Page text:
Solly Malatsi has been the Democratic Alliance’s spokesperson during the most fraught period of the party’s existence – and he says the past four years have taken their toll.
“We’ve got a very difficult relationship with the media. It’s something we need to work better on and invest time in,” Malatsi admits.
The 35-year-old, widely regarded as one of the rising stars within South African opposition politics, was brought on as national spokesperson by former leader Mmusi Maimane in the run-up to the 2016 local government elections.
When John Steenhuisen became interim leader of the party in late 2019, Malatsi was asked to stay on. His term is now ending as Steenhuisen brings in his chosen appointees, with MP Siviwe Garube to succeed Malatsi in the post.
Malatsi denies that his substitution in the position indicates any animosity from Steenhuisen.
“A new leader is an opportunity to reset and refresh. It’s also time for the party to rework its relationship with the media,” he says. And that relationship is extremely vexed, even by SA standards, where politicians often treat the media with disdain.
Federal council chair Helen Zille – though herself a former journalist – has made no secret of her contempt for the press, most recently railing against political commentators like Justice Malala who criticise the country from afar.
New leader John Steenhuisen has also repeatedly complained that the party does not get fair treatment at the hands of local media.
At the party’s federal congress in late October, Steenhuisen said the DA’s opponents included “some in media”, and charged: “We are judged on a completely different scorecard by the commentariat.”
But Malatsi acknowledges the problem goes both ways, suggesting that DA leaders need to be more “magnanimous” in accepting criticism.
“We can be forceful in defence, but we also need to approach [media criticism] with humility,” Malatsi says.
“You are never going to have a permanently harmonious relationship with the media because it has to be robust, but it can be robust without the strain of toxicity.
“We have to look in the mirror and reflect on how we treat the media when it doesn’t agree with us.”
Malatsi says a particular source of frustration for the DA leadership is a perception that few journalists take the time to understand how the party operates internally, and the difference in its functioning to the ANC.
There is also irritation over how often analysis of the party resorts to the framing of a “race war” when there are ideological or policy differences between black and white members.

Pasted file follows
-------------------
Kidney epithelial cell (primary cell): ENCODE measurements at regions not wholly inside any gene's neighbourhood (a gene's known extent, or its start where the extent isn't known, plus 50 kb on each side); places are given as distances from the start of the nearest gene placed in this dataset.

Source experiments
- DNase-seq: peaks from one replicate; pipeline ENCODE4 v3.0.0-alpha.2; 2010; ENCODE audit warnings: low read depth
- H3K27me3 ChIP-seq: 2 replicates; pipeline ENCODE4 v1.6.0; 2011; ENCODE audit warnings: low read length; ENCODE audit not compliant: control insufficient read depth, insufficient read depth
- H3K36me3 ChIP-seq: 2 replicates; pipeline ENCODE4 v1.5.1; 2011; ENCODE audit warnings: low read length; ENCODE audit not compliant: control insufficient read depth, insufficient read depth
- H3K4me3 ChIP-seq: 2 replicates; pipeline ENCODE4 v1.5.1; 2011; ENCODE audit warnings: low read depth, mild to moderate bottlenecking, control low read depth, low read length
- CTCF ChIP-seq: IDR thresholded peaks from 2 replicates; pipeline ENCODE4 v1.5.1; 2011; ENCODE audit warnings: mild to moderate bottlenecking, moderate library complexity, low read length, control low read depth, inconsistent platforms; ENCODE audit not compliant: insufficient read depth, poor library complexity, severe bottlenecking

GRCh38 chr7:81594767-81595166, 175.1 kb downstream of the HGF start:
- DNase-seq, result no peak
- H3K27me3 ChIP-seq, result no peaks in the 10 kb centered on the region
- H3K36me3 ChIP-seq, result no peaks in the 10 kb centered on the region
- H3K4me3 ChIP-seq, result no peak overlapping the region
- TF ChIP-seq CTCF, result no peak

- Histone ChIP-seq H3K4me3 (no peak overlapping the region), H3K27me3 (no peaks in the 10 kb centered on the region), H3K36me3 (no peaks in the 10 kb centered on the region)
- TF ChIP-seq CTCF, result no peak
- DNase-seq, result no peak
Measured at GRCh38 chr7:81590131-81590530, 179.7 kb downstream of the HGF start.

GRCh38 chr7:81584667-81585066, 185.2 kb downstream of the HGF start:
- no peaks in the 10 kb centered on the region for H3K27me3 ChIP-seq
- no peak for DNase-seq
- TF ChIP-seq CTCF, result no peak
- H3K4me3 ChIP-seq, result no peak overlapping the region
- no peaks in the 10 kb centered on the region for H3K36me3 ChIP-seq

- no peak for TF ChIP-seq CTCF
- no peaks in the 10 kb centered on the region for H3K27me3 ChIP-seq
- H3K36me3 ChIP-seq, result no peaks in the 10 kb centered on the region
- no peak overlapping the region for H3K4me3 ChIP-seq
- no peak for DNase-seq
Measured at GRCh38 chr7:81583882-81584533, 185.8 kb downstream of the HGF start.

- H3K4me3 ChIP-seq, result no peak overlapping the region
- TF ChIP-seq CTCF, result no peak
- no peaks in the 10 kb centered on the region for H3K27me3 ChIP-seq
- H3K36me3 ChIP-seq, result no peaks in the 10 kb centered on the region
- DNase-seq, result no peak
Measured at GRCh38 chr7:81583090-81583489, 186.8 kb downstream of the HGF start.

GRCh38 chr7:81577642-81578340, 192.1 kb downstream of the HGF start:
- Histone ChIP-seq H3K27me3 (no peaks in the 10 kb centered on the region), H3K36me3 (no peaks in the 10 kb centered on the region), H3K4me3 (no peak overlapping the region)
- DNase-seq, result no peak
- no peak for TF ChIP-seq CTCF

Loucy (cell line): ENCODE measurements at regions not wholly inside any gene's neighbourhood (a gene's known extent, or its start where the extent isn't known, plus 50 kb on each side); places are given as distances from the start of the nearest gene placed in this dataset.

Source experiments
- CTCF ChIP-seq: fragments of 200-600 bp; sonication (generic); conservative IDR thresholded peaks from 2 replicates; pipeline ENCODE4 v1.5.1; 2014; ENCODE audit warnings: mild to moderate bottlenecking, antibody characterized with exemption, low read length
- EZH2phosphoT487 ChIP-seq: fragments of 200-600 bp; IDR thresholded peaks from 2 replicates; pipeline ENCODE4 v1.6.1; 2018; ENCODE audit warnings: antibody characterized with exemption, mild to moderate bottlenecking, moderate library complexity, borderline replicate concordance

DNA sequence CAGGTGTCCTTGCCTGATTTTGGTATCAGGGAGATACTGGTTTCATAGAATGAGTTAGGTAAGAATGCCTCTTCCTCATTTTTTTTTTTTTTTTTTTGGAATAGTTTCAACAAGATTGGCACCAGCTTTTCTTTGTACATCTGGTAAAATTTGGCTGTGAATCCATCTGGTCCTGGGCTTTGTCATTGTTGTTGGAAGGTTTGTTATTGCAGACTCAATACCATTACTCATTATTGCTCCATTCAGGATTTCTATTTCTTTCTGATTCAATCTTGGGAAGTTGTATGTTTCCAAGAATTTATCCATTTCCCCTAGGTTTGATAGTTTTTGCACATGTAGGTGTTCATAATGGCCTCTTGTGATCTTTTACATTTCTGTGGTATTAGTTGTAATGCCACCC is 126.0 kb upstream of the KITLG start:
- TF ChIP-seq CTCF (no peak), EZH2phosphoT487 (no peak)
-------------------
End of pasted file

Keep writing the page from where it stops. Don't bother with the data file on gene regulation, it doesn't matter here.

The outgoing spokesperson believes that “thin skins” among both DA leaders and journalists are to blame some of the time. He says work needs to be done to establish more cordial relations.
“I don’t think it’s healthy for the DA for journalists to be scared of [DA] leadership,” Malatsi said, in a possible reference to Zille, who is known to give both reporters and editors an earful when so inclined.
“I don’t think it’s healthy for DA leaders to talk down to journalists. And leaders should not be in the news for fighting with journalists.”
For the past decade, Malatsi has held positions in the DA based either in the Western Cape or within national leadership. He joined the party as a parliamentary researcher fresh from university in 2009, and from there worked in communications for the City of Cape Town before moving to the party’s parliamentary caucus and to his spokesperson position.
Now, he says it’s time to contest for a leadership position of his own.
Malatsi is running for the role of Limpopo DA leader at the province’s upcoming congress in February 2021.
It will be a tough race: Malatsi is up against a third-term, well-funded incumbent in the form of current DA Limpopo leader Jacques Smalle. But Limpopo is Malatsi’s home province, and he is a believer in building leadership experience from the provinces up.
Asked if his ultimate aspiration is the DA’s top position, Malatsi replies: “It’s something one will consider.”
For now, however, Malatsi is looking forward to the relative peace that accompanies giving up the spokesperson position.
“I long for a Sunday when I don’t worry about what’s in the papers,” he says.
“I long for a Saturday when my heart doesn’t race when a journalist suddenly phones me at midday.” DM
"Each man believes on his experience" ~ Empedocles